For over 100 years the Confederate Monument in Columbia stood as a silent, solitary tribute to the memory and the sacrifices of my ancestors and many of yours.
I’ve stood before it and tried to imagine the horrors they witnessed and the losses they suffered in blood and treasure. It was enough for me, just the granite and bronze and the memories it evoked.
The last time I visited the monument, the Confederate flag had been removed from the Capital dome and had been placed next to the statue of the soldier.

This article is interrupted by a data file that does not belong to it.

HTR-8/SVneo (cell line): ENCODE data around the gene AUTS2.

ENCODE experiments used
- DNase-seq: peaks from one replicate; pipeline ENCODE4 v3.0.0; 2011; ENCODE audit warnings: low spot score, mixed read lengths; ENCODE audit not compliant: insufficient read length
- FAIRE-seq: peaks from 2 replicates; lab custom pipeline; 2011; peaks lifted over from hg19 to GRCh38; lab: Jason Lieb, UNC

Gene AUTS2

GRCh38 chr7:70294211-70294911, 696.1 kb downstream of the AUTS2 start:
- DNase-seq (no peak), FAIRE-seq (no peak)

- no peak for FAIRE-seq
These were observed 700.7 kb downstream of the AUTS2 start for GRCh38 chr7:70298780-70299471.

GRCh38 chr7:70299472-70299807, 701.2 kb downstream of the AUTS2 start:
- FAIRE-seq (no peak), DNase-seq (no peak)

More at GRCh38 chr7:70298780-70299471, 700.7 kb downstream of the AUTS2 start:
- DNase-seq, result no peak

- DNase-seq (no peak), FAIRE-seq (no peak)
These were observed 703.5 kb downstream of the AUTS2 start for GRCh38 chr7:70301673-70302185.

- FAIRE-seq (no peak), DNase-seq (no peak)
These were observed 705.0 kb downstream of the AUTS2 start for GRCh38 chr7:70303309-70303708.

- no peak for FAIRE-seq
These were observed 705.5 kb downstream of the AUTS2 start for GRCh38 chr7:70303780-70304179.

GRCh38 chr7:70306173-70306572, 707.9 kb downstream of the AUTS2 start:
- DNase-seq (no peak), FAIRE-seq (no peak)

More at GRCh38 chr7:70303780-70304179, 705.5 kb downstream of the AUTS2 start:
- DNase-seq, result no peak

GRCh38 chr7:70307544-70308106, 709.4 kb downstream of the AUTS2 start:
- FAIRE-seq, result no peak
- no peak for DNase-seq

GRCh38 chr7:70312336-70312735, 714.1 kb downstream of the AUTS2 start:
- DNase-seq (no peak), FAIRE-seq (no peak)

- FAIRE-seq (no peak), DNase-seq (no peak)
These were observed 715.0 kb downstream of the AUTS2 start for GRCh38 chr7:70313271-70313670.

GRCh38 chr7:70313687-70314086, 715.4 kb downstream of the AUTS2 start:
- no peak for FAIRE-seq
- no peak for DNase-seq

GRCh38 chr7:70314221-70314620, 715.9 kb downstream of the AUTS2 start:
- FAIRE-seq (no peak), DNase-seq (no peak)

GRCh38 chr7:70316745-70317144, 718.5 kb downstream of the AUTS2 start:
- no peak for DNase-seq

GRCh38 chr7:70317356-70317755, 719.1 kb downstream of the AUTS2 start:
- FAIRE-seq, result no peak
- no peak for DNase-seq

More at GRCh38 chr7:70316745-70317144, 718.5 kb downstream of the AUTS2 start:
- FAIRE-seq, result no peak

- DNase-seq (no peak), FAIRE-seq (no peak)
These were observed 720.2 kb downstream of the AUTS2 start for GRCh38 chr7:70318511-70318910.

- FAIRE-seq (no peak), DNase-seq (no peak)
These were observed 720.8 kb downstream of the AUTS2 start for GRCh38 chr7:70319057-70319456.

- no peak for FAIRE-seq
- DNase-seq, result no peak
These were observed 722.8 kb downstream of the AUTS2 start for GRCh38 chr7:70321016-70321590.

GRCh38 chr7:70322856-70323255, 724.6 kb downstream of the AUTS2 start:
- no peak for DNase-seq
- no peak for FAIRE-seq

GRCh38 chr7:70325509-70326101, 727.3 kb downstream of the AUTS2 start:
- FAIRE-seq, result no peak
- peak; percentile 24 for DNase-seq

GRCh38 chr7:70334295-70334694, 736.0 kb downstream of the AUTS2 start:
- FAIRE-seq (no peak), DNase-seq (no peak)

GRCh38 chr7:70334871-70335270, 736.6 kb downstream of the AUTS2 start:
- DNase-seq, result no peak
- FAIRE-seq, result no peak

It somehow seemed to cheapen the experience I had previously felt when I stood there.
Somehow it didn’t seem to belong there. I can’t quite put it into words, but I’ll try.
The flapping of a flag is similar to a heartbeat and more expressive of a living thing. The South they knew isn’t alive anymore, and we need to acknowledge that.
Let’s not drag our heritage through antagonistic, divisive debates any longer.
Furl the flag, honorably, and retire it to a final resting place and leave it there to be revered by those who choose to do so.
Merrill D. Ridgway